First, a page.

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Geos Institute helps communities build resilience in the face of climate change

From the Executive Director

From the April 2022 Cornerstone Network Email

On April 15, we closed the call for states and state level organizations to submit proposals to develop a pilot Climate Innovation Center in their state. You’ll recall from earlier messages that state level Climate Innovation Centers are the building blocks of our Climate Ready America program. We are starting with five pilots and our five-year goal is to have Climate Innovation Centers in all fifty states and at least three territories.

Each of these five pilot projects will develop their own pathways to provide climate planning services to their communities. In some states, those services will be provided by state government, while in other states it will be academic institutions, civic organizations, or federal agencies that host their Climate Innovation Center.

When the final bell rang at the proposal deadline, we had 15 proposals from many different types of organizations or state governments in New Hampshire, New Jersey, Kansas, Ohio, Iowa, Indiana, Minnesota, Florida, West Virginia, Virginia, Georgia, Colorado, Nevada, Utah, and Alaska. Another handful of states are interested but weren’t quite ready to put a proposal forward.

What struck me as I read the proposals was that incredible people have their shoulder to the wheel in all corners of our nation – and they are persevering with few resources against mighty odds to get climate help to communities in their states. In our conversations with interested groups and state governments, we have been deeply touched by how many people expressed their gratitude that someone is working to support their efforts and help them expand their reach.

I’m not sure how we will choose just five from among these visionary efforts for the pilot project, but I am heartened knowing that this is just the start. Securing funding for the pilot projects is our next order of business.

From the March 2022 Cornerstone Network Email

Just last week we hit a very important milestone in our work to ensure that every community in the US can do its part to combat climate change no matter its location, size, or wealth.
We have formally issued the call for proposals for states and statewide organizations across the US to develop a pilot Climate Innovation Center for their state. The deadline is April 15 and we’ve already received two proposals.

This is the first step in breathing life into the Climate Ready America framework we have been developing for the past 16 months and it’s incredibly exciting to be part of it.

We have been engaging with government agencies, state governments, statewide organizations, climate resilience planners, and local government staff for months sharing our framework and incorporating their feedback so that this system serves everyone it needs to in the best possible way.

From the February 2022 Cornerstone Network Email

Last week, I participated in my second meeting of the Climate Resilience Subcommittee of FEMA’s National Advisory Committee. While advising a massive bureaucracy like FEMA may seem like pure drudgery, I left the meeting energized.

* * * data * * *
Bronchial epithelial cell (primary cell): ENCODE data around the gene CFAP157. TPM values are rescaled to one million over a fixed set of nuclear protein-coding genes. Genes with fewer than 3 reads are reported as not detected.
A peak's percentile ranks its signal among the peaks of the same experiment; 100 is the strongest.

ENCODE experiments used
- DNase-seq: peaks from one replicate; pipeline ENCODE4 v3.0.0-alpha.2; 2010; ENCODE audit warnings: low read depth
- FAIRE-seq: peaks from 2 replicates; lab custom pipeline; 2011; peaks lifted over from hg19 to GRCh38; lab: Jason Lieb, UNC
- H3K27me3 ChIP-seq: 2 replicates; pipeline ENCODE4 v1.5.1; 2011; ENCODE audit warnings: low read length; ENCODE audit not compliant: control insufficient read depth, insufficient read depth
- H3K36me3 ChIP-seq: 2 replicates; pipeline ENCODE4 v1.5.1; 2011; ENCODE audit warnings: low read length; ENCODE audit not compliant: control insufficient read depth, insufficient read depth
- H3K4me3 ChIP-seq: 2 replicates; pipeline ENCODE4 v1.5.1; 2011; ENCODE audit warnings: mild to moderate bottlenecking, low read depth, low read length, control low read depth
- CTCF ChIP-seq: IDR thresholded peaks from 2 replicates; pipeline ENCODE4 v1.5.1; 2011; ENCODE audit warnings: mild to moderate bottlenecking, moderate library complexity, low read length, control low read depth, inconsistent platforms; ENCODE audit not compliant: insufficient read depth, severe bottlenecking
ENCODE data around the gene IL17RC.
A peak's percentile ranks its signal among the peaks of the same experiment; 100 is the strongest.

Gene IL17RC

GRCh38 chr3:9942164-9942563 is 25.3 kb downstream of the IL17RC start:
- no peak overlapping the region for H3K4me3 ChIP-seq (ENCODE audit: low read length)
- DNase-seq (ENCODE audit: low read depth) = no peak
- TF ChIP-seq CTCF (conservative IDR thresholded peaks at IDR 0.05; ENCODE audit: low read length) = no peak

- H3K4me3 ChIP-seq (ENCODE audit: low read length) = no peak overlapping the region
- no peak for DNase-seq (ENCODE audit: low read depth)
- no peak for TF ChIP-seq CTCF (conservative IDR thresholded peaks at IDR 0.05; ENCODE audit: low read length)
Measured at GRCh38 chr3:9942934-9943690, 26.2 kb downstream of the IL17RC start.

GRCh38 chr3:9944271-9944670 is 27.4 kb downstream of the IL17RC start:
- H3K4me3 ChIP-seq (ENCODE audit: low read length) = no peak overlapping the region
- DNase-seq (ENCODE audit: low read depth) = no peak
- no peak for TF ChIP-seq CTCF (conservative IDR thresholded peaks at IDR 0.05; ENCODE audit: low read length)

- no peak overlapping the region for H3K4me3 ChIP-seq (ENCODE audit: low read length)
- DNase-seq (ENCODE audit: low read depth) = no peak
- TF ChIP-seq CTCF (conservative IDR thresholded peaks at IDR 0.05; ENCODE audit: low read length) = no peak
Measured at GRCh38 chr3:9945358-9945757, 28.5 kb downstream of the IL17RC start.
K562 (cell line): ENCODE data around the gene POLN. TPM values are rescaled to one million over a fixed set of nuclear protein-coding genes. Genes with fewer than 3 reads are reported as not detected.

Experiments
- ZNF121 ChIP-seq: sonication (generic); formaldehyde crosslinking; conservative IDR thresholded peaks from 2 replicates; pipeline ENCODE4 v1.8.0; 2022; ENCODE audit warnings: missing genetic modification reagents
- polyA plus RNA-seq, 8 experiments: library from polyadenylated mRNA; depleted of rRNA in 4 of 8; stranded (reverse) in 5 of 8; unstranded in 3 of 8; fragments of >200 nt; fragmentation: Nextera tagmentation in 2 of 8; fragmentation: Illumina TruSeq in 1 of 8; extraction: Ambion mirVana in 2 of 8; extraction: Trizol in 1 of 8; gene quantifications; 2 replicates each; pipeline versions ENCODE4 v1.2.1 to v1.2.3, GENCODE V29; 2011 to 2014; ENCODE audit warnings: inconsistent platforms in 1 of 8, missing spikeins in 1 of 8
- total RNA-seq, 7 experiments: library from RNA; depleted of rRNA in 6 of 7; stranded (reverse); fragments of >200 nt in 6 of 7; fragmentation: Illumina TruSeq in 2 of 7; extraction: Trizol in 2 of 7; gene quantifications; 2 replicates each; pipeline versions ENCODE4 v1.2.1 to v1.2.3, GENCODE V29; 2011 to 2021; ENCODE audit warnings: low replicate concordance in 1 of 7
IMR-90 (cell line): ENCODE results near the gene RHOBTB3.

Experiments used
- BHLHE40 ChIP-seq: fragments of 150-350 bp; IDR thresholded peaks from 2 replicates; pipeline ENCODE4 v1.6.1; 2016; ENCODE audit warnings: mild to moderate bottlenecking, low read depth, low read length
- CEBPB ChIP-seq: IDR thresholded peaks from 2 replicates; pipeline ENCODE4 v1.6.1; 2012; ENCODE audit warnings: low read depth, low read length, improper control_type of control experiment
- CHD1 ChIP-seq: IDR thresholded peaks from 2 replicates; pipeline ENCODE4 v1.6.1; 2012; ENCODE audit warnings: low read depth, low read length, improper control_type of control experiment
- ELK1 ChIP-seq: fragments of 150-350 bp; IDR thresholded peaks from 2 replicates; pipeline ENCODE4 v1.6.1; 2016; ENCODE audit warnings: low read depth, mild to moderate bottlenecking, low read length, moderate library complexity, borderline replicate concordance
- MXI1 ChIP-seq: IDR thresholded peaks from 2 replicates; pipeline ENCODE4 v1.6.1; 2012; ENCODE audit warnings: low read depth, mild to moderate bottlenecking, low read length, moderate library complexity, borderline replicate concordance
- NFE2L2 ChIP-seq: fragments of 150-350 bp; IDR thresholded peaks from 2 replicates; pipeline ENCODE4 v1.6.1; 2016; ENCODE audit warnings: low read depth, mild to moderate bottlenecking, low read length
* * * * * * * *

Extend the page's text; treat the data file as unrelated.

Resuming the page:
fema-strategic-plan-cover.PNG

FEMA (the Federal Emergency Management Agency) oversees disaster preparation and response in all US states and territories. It’s a big job – one where they must continuously balance dealing with emergencies in real time with helping states and communities reduce future disasters.

I am joined on the National Advisory Committee (NAC) by 35 other people from across the nation who represent local, state, and for-profit and non-profit organizations and have some connection to FEMA’s mission. We are each assigned to one of three subcommittees that align with the pillars of FEMA’s strategic plan: Workforce, Readiness, and Climate Resilience. Some members are also assigned to a cross-issue Equity Working Group.

From the December 2021 Cornerstone Network Email

As we come to the close of 2021, I want to share some exciting news.

Earlier this month I was appointed to the National Advisory Council for the Federal Emergency Management Agency (FEMA). Starting in January, I will join 34 other advisors from around the county coming from local government, emergency management, Tribal nations, the private sector, and NGOs.

Our job will be to help FEMA implement its new strategic plan, which focuses on three goals:

  • Instill Equity as a Foundation of Emergency Management
  • Lead Whole of Community in Climate Resilience
  • Promote and Sustain a Ready FEMA and Prepared Nation

I am so pleased that FEMA is moving aggressively toward ensuring a climate resilient nation, and that they are doing it in ways that center the needs of the under-resourced and under-represented members of our communities.

From the November 2021 Cornerstone Network Email

As COP 26 unfolded, we were reminded how important climate work is at ALL levels of government. From international treaties to local government policies, there is much to be done and precious little time to do it.

While it’s clear that all U.S. communities need to be doing their climate work, too many can’t get the help they need because they are too small, too poor, or blocked by a state government that doesn’t support climate action. This needs to change so that all communities, no matter their location, size, or affluence, can get the help they need to take effective climate action. Local action is necessary if we are to meet our national climate targets.